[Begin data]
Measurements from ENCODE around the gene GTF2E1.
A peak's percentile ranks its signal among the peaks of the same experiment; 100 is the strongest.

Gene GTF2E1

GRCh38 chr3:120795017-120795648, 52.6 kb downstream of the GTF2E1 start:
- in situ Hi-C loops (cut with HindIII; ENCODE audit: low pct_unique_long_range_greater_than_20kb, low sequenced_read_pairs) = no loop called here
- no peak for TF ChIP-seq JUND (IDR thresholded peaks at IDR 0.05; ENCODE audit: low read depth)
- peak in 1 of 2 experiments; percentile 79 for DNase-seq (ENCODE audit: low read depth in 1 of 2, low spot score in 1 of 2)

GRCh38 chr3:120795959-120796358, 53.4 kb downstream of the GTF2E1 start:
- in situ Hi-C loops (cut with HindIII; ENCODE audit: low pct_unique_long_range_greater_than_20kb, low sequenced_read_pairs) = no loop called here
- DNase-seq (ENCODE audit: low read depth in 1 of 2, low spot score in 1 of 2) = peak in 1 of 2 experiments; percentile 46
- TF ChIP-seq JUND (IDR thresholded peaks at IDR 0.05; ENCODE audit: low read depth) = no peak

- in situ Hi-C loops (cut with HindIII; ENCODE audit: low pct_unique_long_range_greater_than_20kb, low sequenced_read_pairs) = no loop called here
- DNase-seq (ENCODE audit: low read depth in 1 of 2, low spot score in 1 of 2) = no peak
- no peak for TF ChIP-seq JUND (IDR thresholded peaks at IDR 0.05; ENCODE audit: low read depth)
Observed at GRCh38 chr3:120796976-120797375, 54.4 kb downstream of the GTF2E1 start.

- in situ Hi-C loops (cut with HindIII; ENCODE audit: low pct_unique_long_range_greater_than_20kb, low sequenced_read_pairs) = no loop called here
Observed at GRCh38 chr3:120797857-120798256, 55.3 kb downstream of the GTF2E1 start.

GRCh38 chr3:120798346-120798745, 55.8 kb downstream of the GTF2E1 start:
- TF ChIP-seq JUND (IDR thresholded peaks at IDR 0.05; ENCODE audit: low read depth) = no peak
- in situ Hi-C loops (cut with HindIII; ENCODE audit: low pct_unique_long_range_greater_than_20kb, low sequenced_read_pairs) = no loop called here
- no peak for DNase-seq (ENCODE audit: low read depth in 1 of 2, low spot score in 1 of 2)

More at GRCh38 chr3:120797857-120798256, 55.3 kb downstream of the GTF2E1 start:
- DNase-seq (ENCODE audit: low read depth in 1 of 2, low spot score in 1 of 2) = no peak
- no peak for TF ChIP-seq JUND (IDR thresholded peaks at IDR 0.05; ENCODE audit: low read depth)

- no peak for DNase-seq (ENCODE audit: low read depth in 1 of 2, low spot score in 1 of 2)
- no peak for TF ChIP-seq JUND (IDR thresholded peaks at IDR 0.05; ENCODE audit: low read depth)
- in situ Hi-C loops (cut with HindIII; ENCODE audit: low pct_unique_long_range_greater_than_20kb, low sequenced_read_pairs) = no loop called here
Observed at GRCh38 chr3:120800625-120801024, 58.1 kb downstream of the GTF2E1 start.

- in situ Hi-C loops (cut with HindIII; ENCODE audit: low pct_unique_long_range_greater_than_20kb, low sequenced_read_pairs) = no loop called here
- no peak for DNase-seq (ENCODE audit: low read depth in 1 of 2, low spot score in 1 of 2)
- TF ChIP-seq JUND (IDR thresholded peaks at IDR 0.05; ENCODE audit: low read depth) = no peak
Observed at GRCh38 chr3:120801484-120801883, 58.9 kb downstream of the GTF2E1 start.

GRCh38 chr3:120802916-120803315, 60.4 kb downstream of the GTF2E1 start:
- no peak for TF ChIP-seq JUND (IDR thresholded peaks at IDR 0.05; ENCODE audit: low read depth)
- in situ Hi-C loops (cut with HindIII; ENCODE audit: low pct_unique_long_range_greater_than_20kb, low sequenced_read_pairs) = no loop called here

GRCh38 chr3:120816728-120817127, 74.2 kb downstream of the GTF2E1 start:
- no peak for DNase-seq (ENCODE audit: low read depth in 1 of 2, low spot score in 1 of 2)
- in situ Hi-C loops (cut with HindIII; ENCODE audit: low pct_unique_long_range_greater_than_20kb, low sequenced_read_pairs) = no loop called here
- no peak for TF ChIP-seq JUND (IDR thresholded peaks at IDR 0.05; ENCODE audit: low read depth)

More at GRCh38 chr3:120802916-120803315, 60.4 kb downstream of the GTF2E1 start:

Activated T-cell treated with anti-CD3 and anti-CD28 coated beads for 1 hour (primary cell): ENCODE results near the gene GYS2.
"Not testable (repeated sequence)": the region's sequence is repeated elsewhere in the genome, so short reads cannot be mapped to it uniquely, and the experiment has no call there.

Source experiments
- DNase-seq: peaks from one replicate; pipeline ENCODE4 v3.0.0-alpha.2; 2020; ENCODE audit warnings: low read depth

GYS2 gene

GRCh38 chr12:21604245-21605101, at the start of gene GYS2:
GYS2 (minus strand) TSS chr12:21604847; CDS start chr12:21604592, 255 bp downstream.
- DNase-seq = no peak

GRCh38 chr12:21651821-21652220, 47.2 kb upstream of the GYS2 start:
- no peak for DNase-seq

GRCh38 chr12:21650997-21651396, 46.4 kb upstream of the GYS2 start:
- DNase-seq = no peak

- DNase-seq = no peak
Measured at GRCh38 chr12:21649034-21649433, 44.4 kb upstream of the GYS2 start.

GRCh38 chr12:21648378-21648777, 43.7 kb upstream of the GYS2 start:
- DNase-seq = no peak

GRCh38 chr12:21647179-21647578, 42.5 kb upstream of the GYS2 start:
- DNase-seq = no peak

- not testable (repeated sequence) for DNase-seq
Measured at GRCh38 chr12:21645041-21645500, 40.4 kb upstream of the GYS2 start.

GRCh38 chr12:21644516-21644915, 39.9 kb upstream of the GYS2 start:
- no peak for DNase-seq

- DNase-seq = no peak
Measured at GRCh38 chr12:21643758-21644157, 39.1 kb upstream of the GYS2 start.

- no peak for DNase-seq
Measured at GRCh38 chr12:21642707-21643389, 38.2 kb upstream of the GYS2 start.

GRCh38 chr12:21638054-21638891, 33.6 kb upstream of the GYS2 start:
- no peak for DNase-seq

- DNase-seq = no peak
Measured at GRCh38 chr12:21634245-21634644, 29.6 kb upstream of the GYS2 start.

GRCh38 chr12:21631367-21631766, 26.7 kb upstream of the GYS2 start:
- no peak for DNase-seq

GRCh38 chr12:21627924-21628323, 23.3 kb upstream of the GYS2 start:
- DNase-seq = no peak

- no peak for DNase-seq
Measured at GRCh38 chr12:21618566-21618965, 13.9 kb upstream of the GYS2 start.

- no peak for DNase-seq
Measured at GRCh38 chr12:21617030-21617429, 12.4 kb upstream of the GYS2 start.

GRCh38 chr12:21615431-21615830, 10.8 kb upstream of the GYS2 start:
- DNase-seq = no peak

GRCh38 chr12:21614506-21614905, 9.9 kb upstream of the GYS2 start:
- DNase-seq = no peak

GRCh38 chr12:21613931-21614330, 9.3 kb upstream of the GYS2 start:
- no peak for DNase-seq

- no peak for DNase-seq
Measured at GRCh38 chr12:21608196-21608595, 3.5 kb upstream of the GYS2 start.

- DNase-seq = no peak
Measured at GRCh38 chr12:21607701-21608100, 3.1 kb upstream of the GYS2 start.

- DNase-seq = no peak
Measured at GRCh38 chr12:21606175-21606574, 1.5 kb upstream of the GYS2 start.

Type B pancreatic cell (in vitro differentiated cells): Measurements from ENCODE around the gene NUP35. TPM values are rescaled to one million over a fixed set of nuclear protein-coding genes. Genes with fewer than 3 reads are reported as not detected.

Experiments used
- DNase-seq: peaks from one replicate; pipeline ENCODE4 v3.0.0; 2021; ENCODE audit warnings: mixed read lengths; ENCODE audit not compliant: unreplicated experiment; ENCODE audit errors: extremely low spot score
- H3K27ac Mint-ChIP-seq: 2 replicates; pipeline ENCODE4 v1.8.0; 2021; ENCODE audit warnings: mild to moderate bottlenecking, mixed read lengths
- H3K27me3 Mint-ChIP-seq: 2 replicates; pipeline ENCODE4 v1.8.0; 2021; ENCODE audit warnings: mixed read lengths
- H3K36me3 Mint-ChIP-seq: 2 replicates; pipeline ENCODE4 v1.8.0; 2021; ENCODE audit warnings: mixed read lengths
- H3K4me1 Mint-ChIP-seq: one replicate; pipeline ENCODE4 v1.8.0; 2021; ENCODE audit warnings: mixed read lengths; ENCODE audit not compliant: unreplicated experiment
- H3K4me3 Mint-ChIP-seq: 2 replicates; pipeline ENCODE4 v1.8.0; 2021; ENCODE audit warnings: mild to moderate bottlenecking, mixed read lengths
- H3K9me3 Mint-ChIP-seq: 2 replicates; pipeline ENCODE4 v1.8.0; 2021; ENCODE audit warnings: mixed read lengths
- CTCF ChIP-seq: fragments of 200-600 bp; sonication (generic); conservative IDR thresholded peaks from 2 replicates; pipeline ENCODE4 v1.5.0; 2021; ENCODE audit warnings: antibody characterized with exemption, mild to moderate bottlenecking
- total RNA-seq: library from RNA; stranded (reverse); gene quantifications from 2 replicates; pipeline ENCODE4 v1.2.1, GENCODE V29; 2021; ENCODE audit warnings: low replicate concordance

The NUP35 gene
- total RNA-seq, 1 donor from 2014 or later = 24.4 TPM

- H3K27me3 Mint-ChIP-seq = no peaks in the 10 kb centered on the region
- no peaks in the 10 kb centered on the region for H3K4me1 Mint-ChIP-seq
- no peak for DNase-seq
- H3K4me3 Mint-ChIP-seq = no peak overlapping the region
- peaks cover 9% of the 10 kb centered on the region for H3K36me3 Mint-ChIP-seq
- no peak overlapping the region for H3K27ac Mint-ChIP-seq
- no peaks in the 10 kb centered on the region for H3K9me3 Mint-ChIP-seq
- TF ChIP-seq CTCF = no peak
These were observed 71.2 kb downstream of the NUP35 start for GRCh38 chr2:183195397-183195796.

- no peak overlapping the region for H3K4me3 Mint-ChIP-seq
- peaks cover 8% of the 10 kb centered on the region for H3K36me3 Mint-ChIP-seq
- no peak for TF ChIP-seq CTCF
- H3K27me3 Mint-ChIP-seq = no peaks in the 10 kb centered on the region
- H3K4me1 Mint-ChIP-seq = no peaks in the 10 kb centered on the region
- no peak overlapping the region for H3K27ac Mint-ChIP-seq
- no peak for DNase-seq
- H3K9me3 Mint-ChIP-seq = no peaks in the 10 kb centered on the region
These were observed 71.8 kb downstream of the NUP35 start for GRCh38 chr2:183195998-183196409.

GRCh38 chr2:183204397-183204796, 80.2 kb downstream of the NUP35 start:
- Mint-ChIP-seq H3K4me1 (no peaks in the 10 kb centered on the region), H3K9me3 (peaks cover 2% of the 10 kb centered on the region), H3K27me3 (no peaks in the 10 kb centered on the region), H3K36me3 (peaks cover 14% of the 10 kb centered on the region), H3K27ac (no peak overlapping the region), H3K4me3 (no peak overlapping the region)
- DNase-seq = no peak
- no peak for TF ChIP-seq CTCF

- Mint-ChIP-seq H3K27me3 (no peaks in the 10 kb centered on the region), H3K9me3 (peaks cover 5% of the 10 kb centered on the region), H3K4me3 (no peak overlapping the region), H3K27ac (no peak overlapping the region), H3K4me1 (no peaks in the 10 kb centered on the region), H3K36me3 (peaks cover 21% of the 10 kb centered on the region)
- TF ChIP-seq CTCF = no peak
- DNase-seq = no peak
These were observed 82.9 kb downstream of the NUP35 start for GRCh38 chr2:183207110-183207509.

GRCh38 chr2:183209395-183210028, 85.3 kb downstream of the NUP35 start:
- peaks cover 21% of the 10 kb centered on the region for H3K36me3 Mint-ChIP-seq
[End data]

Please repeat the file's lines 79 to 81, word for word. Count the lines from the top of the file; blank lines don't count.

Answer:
GRCh38 chr12:21615431-21615830, 10.8 kb upstream of the GYS2 start:
- DNase-seq = no peak

GRCh38 chr12:21614506-21614905, 9.9 kb upstream of the GYS2 start: